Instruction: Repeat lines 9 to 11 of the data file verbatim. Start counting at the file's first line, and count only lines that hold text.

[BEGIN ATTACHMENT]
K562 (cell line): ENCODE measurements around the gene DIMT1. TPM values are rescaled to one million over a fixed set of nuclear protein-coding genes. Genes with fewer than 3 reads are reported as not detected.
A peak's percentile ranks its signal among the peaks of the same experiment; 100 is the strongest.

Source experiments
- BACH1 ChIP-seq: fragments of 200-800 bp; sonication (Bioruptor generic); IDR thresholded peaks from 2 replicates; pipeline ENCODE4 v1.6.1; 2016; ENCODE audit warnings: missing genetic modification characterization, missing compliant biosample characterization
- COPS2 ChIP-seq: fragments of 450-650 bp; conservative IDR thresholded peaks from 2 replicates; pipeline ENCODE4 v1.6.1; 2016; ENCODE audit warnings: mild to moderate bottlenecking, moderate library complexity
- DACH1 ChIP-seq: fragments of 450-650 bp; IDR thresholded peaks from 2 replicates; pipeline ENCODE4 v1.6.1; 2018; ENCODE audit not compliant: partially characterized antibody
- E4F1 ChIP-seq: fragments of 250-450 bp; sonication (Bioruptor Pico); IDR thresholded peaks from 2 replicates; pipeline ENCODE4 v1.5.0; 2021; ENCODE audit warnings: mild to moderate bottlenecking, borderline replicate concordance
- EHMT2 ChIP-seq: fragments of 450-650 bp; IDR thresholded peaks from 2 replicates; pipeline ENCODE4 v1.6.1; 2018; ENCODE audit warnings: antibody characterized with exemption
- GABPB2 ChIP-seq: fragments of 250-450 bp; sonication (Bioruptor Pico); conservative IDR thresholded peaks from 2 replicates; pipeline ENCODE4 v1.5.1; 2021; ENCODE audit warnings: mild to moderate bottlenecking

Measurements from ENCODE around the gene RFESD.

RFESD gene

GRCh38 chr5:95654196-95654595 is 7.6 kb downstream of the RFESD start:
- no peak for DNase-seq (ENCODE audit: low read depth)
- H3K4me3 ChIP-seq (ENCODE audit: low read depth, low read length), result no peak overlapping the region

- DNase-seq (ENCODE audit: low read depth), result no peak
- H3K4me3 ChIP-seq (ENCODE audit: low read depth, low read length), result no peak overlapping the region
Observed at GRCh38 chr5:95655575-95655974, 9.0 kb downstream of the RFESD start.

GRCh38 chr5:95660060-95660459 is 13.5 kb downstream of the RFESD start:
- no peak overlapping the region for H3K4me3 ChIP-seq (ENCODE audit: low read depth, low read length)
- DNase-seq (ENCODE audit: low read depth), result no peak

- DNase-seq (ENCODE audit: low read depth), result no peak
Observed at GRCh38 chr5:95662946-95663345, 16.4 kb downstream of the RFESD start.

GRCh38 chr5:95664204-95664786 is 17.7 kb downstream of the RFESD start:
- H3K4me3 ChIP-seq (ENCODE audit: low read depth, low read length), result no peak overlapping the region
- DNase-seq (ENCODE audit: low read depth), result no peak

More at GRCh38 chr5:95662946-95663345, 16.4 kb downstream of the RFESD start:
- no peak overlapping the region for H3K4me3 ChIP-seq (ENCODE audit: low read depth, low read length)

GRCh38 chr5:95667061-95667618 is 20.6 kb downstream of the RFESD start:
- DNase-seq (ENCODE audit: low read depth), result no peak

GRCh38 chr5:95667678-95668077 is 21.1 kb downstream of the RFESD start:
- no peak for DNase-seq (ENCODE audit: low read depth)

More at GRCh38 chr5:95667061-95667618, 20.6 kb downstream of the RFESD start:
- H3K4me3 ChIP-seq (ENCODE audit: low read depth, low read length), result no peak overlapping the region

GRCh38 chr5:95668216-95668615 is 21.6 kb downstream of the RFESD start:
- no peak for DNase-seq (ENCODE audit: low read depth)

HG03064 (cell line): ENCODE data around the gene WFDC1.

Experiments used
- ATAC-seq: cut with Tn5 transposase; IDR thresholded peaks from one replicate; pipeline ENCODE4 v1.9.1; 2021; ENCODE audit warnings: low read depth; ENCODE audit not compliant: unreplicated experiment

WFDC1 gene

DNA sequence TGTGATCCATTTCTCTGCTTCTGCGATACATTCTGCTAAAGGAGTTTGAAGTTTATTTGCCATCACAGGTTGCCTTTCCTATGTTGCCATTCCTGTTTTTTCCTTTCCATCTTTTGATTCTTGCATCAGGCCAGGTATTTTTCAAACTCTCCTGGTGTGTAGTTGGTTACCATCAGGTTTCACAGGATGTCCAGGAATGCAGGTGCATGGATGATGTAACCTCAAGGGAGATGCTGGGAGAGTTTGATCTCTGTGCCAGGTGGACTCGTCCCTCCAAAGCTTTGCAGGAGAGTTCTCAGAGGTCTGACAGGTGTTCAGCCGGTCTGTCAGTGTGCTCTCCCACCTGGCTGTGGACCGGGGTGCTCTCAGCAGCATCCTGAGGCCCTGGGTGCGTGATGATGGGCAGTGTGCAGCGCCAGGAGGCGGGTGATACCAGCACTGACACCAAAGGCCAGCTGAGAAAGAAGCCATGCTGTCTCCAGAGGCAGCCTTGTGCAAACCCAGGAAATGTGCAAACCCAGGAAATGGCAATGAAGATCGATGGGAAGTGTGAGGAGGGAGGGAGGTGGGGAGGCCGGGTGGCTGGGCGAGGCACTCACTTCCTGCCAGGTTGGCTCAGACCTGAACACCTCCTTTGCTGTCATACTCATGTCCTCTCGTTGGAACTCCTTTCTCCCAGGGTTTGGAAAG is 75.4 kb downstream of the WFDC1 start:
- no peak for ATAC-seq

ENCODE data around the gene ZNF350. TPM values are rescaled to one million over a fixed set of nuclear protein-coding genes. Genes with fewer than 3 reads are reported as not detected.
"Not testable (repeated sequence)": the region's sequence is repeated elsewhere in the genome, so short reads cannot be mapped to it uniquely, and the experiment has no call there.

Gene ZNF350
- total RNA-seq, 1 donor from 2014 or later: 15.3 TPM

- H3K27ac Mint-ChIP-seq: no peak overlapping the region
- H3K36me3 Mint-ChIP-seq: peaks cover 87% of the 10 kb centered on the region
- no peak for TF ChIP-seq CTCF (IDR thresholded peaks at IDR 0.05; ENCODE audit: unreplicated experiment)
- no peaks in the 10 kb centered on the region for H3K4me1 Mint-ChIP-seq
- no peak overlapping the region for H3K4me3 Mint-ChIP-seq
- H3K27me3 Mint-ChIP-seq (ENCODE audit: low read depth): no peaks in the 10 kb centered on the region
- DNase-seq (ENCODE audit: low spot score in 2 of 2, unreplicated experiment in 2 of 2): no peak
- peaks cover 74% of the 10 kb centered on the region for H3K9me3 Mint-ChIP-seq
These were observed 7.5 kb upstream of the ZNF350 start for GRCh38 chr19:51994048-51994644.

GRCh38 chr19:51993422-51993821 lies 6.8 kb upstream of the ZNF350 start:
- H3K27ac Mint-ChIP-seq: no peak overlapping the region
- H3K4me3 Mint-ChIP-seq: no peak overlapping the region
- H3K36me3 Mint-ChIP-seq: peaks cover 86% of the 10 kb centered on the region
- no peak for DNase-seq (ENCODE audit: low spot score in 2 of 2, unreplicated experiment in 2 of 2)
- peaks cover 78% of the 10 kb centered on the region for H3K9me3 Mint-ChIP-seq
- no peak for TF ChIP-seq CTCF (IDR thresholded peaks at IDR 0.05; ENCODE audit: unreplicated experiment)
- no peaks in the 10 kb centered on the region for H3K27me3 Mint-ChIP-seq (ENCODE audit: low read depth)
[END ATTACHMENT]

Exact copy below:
- GABPB2 ChIP-seq: fragments of 250-450 bp; sonication (Bioruptor Pico); conservative IDR thresholded peaks from 2 replicates; pipeline ENCODE4 v1.5.1; 2021; ENCODE audit warnings: mild to moderate bottlenecking

Measurements from ENCODE around the gene RFESD.

RFESD gene